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Fighting For Nothing In Particular: A Profile On Chicago Underground Comedy

Pictured above: Joe Kwaczala at Chicago Underground Comedy/Photo: Chicago Underground Comedy Facebook Page

“WHAT ARE WE?”

“CHICAGO UNDERGROUND COMEDY!”

“WHAT ARE WE FIGHTING FOR?”

“NOTHING IN PARTICULAR!”

Led by host Meredith Kachel, this chant began the August 28, 2018 show of Chicago Underground Comedy. Affectionately known as ChUC, the show is a fast-paced night of comedy showcasing several comics in tight sets—back to back to back to back. Since 2008, ChUC has been performed out of The Beat Kitchen in Roscoe Village every Tuesday night at 9:30 PM for five dollars.

Back when it started, ChUC was an ensemble-driven show, with a regular, defined cast each week. As Kachel put it: “that was a bad idea.” ChUC’s Former producer Jeff Hansen turned it into “a playground.” The current team consists of three standups: Meredith Kachel, Stephanie Weber and Nicky Martin, who have been running the group for three years. Day to day, they field emails from out-of-town comics hoping to book performances, make plans for long-term bookings and special performances and of course, sketch out plans for the Halloween show. In their spare time, they keep one eye open for new talent around town. In the daylight hours, Kachel is an illustrator, Weber writes and performs at the Lincoln Lounge and Martin writes comedy and works in software. They strike a balance between debuts, local favorites and headliners with decade-long careers.

“What makes someone fit here that they wouldn’t fit somewhere else?” I asked them.

“I would say a road comic fits in here less than say, a variety act,” Kachel said. “We tend to fuck around a little bit more.”

“It’s a show in a punk bar,” Weber continued. “It already has this underground, slightly alternative vibe. Really established performers will try new stuff here, too.”

Kachel cited Hannibal Burress as a regular drop-in performer.

“It’s definitely weird to see someone try a joke here that shows up on Netflix nine months later,” Martin concluded.

Ping-ponging, the three also recall other guests like the staff of the Daily Show, Dulce Sloan, Josh Johnson and former cast member Kumail Nanjiani.

Martin says that part of the draw for these bigger-name comedians is the timing of the event. Tuesday nights might seem odd, but when a touring comic is in town, the reputation of this 13-year-old club can entice them to stay for one more gig.

Nate Craig, for instance, has been performing with ChUC since its beginnings.

“It’s always been a great room,” Craig said. “When it’s packed it’s tough to beat.”

Travis Irvine, a comic of eleven years, also remembers the Beat Kitchen as “the hottest show” in 2009 when he first was aware of it, though August 28 was his first performance at ChUC. C.J. Sullivan remembers the old “cast” format of the show; though he was not a member of the initial lineup, he joined soon after. To get on the list tonight, he simply emailed that he would be visiting town and booked the spot with Kachel, Weber, and Martin. The comedic melting pot of the club also brings in a “real mix of audience members,” from German tourists to local Chicagoans, creating a show that “doesn’t get too weird and doesn’t stay too normal” as Kachel said (coming up on the fly with a crisp tagline for this article).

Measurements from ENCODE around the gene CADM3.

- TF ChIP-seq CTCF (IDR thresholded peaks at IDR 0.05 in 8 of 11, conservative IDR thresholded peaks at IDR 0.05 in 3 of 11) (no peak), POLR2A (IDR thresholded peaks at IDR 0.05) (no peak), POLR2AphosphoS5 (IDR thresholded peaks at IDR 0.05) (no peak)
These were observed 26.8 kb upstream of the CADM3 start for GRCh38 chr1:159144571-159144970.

On August 28, the show consisted of comics from Chicago, Houston, New York, Canada, Los Angeles and Ohio, and covered topics like synchronized swimming videos, self-driving cars, knock-off shoes, horror stories on the Red Line and being, as Sohrab Forouvesh describes himself,  a “middle-eastern comedian even your racist uncle would like.” The nine comics who performed were led by Kachel herself, with Forouvesh, Sarah Perry, Chris Higgins, Mallory Bradford, Irvine, Mickey Housley, Alex Pavone, Craig and Sullivan.

When I spoke with the producers and performers, I was struck most by how friendly the room was. Kachel, Weber, and Martin spoke to me like we were old friends. Craig and Sullivan were eager to talk about the old days and how proud they are of what ChUC has become. The cast and audience mingled together in the bar after the show. Combine this atmosphere, the warm Christmas-light glow of The Beat Kitchen, and the comic lineup, it’s no wonder so many audience members come back week after week.

 

Chicago Underground Comedy performs every Tuesday at 9:30 PM at The Beat Kitchen, 2100 West Belmont Avenue. If you’re a new comic interested in ChUC, you can email a clip and bio of yourself to booking.chuch@gmail.com.

Jacob R. Shaffer (he/him/his) is a dramaturg and playwright working in Chicago to create impactful and revolutionary theater in community. He recently graduated from Millikin University with a degree in theatre specializing in dramaturgy. He is also co-artistic director of fti Theatre, an immersive theater company devoted to found spaces and reimagining classics and new works. When not writing or reading, Jacob enjoys cross stitching, queer theory, arguing about politics, playing RPGs and listening to podcasts.

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